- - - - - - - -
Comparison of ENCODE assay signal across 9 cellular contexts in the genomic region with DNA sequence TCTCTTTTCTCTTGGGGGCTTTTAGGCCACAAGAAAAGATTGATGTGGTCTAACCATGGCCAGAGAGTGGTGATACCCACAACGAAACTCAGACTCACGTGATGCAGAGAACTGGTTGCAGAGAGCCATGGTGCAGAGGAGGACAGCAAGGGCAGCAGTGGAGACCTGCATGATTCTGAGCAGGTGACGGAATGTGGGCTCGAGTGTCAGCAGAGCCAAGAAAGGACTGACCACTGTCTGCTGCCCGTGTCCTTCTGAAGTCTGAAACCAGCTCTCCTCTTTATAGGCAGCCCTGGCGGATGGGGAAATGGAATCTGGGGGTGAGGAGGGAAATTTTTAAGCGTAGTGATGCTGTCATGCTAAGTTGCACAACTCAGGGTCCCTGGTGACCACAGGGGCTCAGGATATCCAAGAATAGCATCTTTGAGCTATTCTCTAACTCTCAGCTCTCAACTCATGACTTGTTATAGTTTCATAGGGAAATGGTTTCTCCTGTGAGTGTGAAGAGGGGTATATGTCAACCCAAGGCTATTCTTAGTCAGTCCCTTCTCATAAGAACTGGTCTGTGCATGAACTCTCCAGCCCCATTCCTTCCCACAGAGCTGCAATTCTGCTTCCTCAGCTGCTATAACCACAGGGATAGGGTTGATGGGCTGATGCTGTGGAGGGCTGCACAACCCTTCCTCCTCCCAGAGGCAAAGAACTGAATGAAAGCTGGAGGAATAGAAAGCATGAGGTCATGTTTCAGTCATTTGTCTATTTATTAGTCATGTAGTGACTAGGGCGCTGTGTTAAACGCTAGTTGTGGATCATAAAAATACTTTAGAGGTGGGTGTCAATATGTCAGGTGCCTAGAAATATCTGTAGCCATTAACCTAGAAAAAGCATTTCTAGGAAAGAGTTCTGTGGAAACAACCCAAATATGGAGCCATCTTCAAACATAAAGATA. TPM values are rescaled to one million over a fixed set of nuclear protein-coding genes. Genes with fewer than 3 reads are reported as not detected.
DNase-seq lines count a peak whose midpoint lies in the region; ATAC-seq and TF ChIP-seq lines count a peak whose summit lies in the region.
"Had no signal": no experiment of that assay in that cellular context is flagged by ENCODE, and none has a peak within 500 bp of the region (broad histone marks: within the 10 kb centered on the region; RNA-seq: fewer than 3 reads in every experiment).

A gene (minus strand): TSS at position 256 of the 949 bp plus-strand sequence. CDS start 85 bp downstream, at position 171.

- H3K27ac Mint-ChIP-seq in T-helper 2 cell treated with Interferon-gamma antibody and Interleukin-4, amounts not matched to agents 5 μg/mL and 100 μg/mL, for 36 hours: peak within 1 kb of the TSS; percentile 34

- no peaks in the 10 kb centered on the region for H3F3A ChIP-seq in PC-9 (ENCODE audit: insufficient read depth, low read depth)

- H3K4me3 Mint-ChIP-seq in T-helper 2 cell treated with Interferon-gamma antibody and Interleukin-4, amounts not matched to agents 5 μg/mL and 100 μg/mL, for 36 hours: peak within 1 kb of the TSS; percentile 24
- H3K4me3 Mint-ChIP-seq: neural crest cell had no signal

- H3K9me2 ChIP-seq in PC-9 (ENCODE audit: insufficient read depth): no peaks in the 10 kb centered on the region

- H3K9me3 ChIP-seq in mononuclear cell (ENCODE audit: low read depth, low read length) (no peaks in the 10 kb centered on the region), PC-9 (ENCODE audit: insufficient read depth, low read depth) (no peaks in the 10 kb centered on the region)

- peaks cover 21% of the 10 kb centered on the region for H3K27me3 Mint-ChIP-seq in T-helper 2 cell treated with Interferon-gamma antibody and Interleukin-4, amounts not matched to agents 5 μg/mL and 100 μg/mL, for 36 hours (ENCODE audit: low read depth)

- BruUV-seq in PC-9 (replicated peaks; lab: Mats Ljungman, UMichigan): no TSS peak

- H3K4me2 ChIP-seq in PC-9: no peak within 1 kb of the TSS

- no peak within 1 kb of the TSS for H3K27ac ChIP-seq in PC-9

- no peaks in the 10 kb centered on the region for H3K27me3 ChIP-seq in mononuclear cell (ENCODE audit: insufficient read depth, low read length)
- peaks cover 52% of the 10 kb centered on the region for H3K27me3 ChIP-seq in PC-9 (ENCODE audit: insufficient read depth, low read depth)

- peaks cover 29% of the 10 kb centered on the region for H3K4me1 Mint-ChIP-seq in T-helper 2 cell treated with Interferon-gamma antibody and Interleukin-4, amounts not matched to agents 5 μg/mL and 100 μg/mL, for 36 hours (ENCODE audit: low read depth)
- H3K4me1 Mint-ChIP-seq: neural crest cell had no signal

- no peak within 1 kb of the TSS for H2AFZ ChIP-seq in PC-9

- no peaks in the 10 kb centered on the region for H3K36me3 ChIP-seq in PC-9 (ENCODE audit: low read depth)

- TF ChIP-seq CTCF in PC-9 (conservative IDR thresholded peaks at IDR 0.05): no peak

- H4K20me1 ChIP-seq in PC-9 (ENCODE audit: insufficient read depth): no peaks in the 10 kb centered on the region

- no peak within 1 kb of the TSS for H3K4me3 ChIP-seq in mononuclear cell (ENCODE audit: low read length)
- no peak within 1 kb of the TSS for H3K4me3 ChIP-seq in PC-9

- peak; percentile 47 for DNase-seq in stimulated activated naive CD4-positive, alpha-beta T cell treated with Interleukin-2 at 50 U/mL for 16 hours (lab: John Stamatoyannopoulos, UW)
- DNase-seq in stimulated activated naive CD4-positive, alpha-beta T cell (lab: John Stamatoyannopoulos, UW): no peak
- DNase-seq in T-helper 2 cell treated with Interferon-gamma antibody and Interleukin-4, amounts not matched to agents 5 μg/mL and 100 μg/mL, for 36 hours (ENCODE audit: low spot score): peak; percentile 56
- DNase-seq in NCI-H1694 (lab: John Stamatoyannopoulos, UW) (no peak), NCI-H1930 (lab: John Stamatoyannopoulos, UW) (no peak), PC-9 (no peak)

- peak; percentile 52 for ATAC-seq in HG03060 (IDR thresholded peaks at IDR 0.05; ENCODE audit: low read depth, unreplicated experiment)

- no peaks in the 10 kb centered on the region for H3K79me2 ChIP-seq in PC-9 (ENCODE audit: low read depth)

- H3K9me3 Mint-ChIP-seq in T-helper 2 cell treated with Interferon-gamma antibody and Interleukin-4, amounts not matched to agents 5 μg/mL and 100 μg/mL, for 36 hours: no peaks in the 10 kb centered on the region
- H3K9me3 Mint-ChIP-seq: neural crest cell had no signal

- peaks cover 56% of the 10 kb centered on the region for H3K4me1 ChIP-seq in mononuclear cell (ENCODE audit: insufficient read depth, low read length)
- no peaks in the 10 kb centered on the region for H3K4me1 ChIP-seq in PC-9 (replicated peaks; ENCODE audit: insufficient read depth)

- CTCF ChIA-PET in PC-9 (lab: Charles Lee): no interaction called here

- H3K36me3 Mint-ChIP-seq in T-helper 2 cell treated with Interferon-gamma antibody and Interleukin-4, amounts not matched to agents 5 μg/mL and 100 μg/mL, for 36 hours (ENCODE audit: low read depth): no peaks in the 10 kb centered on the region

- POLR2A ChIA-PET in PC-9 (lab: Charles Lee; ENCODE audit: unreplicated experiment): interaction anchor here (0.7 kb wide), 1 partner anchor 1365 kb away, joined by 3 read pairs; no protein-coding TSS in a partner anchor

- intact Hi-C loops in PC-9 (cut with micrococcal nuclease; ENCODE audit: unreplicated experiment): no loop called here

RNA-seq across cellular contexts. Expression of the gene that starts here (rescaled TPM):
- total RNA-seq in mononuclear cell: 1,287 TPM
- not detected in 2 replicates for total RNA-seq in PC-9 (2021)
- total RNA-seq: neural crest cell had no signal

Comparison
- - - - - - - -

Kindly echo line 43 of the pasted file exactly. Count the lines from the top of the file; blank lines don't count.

Comparison